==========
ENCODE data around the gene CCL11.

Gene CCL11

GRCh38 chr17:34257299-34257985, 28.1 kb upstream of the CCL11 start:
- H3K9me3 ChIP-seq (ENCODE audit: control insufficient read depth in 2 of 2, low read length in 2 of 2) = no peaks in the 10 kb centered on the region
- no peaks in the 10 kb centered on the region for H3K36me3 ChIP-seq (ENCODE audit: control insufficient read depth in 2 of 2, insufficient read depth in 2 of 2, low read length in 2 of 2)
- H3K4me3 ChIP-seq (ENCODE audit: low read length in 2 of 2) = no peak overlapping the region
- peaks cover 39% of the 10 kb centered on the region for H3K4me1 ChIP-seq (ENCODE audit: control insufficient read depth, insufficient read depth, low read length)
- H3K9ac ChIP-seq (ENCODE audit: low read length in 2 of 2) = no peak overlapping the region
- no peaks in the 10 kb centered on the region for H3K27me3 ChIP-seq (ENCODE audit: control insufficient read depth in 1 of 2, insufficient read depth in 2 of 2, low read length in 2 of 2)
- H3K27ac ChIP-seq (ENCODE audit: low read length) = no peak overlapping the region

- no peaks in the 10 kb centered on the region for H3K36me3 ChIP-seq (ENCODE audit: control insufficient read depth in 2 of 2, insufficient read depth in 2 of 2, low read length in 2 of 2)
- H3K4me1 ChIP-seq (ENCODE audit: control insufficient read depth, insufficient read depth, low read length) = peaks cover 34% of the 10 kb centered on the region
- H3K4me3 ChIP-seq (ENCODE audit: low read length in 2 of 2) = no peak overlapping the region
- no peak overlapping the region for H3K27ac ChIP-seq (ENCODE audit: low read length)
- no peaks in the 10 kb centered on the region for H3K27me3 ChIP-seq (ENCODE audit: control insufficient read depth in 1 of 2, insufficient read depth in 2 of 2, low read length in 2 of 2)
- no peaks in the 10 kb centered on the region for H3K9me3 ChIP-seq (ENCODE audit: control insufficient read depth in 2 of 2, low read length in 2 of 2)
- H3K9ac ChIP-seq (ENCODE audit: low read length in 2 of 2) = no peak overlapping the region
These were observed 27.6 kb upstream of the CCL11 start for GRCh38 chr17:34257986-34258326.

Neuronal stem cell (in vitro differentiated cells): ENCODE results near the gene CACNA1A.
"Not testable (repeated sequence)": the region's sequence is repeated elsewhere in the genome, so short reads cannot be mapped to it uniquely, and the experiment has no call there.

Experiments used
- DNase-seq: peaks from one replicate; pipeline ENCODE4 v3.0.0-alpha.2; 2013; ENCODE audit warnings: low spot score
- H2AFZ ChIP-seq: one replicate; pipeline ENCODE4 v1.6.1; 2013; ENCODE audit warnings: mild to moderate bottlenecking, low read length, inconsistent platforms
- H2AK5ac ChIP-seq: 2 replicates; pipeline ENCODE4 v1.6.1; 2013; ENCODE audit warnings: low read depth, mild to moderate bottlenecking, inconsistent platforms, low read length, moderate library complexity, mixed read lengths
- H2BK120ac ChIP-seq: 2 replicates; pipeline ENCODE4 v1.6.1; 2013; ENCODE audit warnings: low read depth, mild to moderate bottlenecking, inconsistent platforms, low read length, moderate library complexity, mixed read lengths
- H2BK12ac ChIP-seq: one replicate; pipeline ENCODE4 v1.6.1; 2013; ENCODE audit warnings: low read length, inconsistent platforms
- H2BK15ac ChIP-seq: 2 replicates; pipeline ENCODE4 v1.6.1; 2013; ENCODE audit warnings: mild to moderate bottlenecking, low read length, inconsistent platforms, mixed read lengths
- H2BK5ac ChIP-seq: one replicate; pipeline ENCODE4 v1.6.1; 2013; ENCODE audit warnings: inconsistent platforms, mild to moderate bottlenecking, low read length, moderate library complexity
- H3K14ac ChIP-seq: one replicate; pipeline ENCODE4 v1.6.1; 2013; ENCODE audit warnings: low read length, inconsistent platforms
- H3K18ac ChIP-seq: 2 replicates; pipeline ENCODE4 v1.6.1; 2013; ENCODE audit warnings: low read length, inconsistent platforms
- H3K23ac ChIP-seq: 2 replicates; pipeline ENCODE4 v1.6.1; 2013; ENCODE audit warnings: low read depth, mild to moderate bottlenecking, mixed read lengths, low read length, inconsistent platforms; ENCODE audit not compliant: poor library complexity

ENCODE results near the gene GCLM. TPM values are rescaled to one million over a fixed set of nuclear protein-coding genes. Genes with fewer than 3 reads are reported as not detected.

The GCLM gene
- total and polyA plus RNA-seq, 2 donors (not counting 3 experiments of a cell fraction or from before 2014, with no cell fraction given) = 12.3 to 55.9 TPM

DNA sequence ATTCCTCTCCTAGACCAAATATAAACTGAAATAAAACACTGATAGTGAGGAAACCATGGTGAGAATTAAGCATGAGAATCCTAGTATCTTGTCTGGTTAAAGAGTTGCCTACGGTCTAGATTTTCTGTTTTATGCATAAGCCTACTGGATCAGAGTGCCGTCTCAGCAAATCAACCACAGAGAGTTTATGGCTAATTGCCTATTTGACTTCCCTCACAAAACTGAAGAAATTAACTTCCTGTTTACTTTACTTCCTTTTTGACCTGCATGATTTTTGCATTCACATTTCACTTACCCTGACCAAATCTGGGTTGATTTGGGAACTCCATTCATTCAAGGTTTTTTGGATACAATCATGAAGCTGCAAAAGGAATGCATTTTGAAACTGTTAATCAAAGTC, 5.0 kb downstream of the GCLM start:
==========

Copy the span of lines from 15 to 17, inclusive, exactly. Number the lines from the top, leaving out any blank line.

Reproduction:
- no peaks in the 10 kb centered on the region for H3K27me3 ChIP-seq (ENCODE audit: control insufficient read depth in 1 of 2, insufficient read depth in 2 of 2, low read length in 2 of 2)
- no peaks in the 10 kb centered on the region for H3K9me3 ChIP-seq (ENCODE audit: control insufficient read depth in 2 of 2, low read length in 2 of 2)
- H3K9ac ChIP-seq (ENCODE audit: low read length in 2 of 2) = no peak overlapping the region